Cercis canadensis - Redbud
Family: Caesalpiniaceae

Hear the scientific name

Cercis canadensis is a popular, small, ornamental tree. Redbud assets include lavender-pink spring flowers, youthful rapid growth and vased growth habit, somewhat ornamental bark, and picturesque branching character with age. These assets are contrasted with its tendency to have a short functional service life of about 15 years in many urban landscapes.

Alternate common name: Eastern Redbud

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  form2 form Form

-small deciduous ornamental tree

-often maturing at 15' tall x 15' wide, but can become twice as large under optimum conditions

-if grown in an open area, it has an upright-vased growth habit in youth, becoming spreading rounded to irregularly-shaped and often leaning with age; however, it is often found with a highly irregular shape in forests and woodlands

-rapid growth rate in youth, slowing down to medium growth rate after about 10 years

foliage2 foliage Foliage

-alternate, broadly heart-shaped leaves with cordate bases, entire margins and prominent palmate venation

-medium green, slowly turning to dark green, about 4" long x 4" wide

-autumn color is often yellowish green, light green and yellow; on rare occasions can be bright yellow


-small, clustered, sessile dark brown floral buds swell to purple-lavender buds in early spring, slowly opening to pink-lavender flowers, prominently displayed in Apr. before the foliage emerges and persistent for 2-3 weeks

-flowers may be directly on the trunk or branches, but most are on 2-year-old wood


-flattened green pods (like sugar peas) change to brown pods containing small black seeds; in clusters on the twigs

-dried fruits may persist for over one year, but heavy fruit crops do not occur every year


-zigzag stems are lenticeled and dark brown (sometimes with subtle shades of purple or red)

-vegetative lateral buds are small and purple-brown, while floral buds are slightly more plump and in clusters along stems, branches, and trunks

-terminal vegetative bud is absent

trunk2 trunk Trunk

-either single-trunked and low-branching, or multi-trunked

-exterior bark is brown-gray in thin exfoliating strips or thin fissured plates in youth, becoming crisscrossing and raised with age, while the cinnamon-orange interior bark reveals itself with age, for an overall ornamental bark character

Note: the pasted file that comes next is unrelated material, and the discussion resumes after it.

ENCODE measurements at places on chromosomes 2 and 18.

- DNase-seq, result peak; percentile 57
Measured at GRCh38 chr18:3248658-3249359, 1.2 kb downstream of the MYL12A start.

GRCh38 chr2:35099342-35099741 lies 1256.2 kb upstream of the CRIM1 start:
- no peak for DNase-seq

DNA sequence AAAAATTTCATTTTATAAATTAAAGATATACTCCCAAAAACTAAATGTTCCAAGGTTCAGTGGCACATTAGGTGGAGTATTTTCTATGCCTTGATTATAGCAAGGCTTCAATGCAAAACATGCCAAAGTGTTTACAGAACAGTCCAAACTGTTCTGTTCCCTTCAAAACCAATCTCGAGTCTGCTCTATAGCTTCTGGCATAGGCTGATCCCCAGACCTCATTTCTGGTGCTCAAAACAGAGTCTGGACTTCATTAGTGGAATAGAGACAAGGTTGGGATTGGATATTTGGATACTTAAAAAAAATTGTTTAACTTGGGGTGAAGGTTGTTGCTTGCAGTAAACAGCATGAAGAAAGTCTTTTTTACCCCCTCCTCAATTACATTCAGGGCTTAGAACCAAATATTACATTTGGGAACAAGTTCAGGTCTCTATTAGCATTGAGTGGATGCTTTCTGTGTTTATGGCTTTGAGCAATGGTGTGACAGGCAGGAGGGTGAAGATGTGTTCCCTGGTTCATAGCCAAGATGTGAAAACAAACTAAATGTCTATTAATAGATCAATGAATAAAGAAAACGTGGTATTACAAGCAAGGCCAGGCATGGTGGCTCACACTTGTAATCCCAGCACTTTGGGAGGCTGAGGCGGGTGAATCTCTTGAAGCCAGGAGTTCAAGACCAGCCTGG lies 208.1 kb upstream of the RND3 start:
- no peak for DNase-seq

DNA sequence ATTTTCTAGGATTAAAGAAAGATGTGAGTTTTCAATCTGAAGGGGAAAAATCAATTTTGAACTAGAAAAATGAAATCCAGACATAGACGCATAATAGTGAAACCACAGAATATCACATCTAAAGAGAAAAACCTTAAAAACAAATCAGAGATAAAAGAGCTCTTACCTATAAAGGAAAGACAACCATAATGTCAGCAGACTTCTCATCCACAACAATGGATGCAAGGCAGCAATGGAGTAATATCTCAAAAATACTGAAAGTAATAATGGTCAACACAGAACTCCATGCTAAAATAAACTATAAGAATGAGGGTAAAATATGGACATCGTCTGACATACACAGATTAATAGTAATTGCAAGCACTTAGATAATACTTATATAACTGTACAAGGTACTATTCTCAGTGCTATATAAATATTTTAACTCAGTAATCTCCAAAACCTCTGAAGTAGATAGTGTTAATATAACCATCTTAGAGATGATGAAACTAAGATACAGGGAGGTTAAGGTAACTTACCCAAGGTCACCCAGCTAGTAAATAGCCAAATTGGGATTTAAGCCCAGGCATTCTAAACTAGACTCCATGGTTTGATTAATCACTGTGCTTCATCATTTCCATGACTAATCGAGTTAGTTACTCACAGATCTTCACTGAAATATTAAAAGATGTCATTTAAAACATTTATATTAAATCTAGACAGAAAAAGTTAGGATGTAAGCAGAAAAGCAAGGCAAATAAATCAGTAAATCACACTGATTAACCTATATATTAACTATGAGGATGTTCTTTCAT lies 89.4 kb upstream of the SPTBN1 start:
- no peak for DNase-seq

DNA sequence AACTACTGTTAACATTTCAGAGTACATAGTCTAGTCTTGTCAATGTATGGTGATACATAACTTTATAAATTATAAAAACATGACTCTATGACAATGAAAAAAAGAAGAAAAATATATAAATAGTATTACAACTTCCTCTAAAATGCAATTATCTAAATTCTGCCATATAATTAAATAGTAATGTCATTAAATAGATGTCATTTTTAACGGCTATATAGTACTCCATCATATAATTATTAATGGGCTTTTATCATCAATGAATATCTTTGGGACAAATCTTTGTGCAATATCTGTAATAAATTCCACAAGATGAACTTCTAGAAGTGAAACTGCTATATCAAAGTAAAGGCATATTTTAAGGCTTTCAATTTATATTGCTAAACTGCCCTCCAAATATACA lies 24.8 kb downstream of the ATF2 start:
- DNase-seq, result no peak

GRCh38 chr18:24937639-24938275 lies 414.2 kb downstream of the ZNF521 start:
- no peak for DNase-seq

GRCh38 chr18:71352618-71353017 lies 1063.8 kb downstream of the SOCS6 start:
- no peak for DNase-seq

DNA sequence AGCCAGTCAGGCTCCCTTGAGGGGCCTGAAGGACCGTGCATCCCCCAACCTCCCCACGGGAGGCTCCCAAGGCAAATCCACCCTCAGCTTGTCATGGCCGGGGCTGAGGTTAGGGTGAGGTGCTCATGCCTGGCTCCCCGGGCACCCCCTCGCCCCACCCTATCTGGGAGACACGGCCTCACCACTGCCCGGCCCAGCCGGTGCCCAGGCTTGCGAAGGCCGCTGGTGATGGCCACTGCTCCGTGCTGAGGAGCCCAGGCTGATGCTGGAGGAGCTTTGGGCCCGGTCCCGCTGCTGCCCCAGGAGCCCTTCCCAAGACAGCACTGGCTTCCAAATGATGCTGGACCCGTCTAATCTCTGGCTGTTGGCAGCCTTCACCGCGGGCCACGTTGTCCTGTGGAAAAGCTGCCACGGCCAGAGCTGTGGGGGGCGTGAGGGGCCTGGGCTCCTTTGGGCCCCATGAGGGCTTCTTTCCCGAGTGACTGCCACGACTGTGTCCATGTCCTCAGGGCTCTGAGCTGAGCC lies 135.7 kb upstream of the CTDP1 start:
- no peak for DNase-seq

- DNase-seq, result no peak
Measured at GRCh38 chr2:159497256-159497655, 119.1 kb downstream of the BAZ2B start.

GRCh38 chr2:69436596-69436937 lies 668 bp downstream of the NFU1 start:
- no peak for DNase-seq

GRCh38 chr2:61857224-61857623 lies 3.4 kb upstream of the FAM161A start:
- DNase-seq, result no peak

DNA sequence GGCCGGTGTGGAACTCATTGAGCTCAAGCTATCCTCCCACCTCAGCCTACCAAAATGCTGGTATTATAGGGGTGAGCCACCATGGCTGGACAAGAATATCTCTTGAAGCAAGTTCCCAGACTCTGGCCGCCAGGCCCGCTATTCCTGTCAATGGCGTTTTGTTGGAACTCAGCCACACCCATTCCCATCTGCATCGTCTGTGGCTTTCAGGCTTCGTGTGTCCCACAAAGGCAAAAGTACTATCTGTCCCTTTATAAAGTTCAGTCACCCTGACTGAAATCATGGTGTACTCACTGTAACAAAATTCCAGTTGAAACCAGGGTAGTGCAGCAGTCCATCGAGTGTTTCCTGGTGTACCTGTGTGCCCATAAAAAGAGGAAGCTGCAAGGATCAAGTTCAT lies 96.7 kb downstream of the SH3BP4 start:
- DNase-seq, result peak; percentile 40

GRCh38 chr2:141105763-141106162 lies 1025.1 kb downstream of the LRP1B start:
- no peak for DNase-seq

-trunks are often twisting, leaning, and decaying with age

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-full sun to partial shade

-prefers and needs a moist, rich, well-drained soil in partial sun to partial shade for long-term optimum performance, but is somewhat adaptable to many types of soils, soil pHs, and moderately stressful situations (except wet sites, which make it more prone to Verticillium wilt)

-the species form is propagated by seeds, while the cultivars are usually budded onto seedling understock

-several disease problems, most prominently, trunk canker, which causes individual branches or sections of the tree to die and often leads to an overall decline, and also Verticillium wilt, which also leads to canopy dieback and often a slow death of the tree; scales are a fairly common pest problem

-abundantly available in B&B form

distribution map


-zones 4 to 9


-native to the Eastern and Midwestern U.S.

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-striking floral display in Apr. before the foliage emerges

-rapid growth in youth yields a quick ornamental tree

-ornamental bark with age

-vased growth habit in youth (V-shaped outline)


-often has a functional life of 10-20 yrs. in urban landscapes due to a combination of urban stresses, diseases, and pests

-prone to trunk canker, Verticillium wilt, and scales, the first two of which can be slowly fatal

-trunk rot with age

-prone to storm damage with age

-poor autumn color


-foundation, specimen, entranceway, group planting, woodland edge, naturalization, or spring accent tree


-medium texture in foliage and when bare

-thick density in foliage and average density when bare

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Varieties and Cultivars - Search OSU PlantFacts for additional plants in this species


-early-flowering ornamental trees (Amelanchier, Cornus mas, Cornus florida, Halesia tetraptera, etc.)

-vase-shaped trees (Cornus kousa, Prunus serrulata, Ulmus americana 'Delaware #2', Zelkova serrata, etc.)

-small trees with ornamental bark (Chionanthus retusus, Cornus kousa, Parrotia persica, Stewartia ovata, etc.)


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